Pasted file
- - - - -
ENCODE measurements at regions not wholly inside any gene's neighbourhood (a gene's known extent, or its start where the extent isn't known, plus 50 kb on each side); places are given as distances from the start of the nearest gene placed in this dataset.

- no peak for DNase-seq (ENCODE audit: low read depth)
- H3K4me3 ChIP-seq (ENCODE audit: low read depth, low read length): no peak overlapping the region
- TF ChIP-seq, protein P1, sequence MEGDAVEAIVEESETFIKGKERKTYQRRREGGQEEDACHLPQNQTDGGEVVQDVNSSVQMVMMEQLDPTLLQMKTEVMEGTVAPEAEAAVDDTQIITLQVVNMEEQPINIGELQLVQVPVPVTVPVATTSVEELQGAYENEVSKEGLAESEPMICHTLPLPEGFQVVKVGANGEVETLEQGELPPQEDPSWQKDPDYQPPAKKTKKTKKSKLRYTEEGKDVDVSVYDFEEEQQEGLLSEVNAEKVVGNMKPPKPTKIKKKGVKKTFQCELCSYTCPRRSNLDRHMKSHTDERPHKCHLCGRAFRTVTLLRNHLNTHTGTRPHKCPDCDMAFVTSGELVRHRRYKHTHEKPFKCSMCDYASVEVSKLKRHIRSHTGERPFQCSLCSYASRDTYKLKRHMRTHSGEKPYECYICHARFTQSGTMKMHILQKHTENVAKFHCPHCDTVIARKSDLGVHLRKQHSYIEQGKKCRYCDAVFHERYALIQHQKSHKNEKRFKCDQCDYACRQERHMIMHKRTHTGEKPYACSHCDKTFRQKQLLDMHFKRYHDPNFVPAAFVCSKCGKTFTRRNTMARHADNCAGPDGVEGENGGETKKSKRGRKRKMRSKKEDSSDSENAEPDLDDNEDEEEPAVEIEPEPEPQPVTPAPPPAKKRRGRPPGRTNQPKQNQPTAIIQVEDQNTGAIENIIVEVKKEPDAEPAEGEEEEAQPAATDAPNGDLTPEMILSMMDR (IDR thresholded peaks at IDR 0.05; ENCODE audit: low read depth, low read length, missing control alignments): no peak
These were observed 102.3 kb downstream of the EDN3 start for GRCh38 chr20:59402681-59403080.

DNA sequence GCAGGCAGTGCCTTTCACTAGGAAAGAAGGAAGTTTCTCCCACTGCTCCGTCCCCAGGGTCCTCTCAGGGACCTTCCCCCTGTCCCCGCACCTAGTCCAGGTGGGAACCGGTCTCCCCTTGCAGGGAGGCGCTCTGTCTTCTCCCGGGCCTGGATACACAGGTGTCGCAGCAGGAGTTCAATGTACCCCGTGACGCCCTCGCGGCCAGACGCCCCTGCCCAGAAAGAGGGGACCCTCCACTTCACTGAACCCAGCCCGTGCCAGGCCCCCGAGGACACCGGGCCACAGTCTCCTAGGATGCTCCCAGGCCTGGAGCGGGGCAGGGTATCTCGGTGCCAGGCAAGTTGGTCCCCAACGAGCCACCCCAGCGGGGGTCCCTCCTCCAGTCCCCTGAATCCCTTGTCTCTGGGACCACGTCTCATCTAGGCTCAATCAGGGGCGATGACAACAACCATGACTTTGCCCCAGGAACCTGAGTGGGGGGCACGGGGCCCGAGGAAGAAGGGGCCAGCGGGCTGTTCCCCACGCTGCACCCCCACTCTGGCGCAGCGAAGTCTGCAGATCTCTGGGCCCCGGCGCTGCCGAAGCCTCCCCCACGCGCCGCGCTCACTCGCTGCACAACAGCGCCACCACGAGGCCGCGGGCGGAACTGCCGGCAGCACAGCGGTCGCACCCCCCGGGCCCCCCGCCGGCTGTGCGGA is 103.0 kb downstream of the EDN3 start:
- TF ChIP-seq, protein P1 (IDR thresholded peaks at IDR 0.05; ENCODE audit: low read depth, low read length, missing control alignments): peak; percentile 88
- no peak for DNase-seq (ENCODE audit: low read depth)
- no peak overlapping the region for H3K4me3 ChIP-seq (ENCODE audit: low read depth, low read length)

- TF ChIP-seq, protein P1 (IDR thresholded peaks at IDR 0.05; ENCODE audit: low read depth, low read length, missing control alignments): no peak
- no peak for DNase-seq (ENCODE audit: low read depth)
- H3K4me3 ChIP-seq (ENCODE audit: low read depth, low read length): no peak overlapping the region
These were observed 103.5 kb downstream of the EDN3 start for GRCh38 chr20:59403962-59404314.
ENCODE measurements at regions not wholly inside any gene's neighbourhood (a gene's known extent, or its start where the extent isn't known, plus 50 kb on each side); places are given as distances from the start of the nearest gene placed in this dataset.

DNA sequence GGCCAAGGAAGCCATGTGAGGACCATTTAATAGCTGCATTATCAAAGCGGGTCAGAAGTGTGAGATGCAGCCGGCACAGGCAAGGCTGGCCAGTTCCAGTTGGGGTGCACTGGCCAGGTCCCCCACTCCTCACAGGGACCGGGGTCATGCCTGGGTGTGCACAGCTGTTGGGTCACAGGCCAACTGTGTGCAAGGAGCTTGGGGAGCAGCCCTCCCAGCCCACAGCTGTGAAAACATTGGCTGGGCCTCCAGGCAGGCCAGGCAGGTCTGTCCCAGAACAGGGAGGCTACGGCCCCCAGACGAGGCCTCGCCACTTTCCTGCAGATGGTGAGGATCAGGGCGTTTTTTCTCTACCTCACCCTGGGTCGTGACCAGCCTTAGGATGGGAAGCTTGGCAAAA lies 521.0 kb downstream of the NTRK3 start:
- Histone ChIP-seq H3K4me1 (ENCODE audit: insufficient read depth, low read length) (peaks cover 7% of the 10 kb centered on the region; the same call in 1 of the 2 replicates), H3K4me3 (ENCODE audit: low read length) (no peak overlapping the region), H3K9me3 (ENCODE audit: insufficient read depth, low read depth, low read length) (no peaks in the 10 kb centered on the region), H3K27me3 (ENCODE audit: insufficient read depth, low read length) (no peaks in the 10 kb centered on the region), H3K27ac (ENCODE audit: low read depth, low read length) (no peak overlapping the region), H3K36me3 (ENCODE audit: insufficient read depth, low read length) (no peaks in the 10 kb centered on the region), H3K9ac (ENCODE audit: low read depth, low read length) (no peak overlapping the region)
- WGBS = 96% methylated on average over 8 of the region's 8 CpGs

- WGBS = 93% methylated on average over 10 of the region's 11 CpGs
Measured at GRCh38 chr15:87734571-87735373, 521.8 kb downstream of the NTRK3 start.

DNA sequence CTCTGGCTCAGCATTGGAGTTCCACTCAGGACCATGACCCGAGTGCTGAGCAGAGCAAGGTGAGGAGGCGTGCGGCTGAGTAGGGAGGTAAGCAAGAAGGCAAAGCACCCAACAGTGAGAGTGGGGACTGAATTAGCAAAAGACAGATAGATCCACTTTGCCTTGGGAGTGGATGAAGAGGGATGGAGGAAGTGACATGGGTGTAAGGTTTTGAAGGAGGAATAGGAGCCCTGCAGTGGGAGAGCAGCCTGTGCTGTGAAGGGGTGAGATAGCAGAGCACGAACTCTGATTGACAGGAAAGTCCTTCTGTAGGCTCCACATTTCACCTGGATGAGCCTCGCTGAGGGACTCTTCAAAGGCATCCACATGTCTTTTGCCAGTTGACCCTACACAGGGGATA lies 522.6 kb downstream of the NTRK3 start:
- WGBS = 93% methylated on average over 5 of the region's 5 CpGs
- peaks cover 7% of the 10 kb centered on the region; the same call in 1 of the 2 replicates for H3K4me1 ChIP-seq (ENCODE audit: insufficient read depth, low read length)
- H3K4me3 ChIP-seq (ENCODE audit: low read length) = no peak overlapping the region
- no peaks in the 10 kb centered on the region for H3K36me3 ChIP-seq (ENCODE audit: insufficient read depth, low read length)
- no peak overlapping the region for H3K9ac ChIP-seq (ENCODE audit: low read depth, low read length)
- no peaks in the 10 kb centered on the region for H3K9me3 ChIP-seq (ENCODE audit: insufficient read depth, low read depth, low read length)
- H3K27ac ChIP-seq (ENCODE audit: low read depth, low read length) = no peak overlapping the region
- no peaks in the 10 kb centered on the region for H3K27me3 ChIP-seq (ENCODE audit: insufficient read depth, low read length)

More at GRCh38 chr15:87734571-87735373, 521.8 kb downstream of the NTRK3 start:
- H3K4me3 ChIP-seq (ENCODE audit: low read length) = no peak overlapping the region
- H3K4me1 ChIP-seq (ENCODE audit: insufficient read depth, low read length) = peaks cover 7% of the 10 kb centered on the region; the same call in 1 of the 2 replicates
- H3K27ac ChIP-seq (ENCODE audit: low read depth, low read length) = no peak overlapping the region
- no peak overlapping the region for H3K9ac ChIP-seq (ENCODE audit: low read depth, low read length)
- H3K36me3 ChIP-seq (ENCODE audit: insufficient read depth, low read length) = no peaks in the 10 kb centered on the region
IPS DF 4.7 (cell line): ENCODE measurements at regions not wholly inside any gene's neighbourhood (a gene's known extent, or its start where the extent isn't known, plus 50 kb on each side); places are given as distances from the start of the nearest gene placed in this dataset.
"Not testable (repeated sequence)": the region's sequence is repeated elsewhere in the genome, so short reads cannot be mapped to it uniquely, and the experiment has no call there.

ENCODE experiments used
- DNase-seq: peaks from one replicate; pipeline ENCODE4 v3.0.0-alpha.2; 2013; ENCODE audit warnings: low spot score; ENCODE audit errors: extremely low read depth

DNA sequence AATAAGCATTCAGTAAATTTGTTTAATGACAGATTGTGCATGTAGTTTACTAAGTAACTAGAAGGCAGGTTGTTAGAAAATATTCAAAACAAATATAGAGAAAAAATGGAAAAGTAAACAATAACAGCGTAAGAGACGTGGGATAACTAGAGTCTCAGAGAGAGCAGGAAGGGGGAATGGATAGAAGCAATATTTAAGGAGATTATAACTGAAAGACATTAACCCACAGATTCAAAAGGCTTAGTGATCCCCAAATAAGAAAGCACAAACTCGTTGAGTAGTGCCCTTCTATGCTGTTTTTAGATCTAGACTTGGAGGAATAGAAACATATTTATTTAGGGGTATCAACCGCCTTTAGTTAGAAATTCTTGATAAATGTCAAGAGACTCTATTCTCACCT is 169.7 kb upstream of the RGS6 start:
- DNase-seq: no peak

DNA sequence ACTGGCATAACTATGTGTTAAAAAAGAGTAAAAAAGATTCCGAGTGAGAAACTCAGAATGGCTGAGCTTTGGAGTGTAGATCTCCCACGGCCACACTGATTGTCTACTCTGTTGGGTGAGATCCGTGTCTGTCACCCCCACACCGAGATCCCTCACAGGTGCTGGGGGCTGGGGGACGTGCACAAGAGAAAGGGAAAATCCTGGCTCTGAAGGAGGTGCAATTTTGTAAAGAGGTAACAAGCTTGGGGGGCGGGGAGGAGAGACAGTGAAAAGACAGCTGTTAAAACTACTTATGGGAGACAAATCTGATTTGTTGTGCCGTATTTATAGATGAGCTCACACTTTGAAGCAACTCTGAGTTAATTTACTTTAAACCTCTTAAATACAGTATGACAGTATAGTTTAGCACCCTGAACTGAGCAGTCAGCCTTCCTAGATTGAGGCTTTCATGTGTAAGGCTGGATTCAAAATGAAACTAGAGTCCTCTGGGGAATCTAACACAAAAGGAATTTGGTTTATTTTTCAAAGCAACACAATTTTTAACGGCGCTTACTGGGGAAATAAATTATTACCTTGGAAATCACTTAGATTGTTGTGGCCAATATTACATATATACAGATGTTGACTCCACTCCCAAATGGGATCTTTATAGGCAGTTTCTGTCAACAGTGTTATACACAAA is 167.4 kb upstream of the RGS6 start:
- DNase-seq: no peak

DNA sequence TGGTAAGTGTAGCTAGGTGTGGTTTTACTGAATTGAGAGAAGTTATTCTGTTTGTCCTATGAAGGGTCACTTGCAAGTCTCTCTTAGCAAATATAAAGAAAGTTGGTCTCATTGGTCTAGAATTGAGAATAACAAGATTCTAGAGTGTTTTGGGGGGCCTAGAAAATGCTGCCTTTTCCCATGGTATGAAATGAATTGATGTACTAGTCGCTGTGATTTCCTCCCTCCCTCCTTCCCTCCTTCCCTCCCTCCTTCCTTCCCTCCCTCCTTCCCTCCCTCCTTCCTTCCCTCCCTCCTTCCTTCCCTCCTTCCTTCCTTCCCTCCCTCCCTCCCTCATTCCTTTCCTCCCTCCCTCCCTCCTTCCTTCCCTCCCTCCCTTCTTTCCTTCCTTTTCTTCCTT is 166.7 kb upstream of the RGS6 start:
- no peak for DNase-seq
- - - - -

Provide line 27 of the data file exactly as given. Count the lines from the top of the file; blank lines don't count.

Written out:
- H3K27ac ChIP-seq (ENCODE audit: low read depth, low read length) = no peak overlapping the region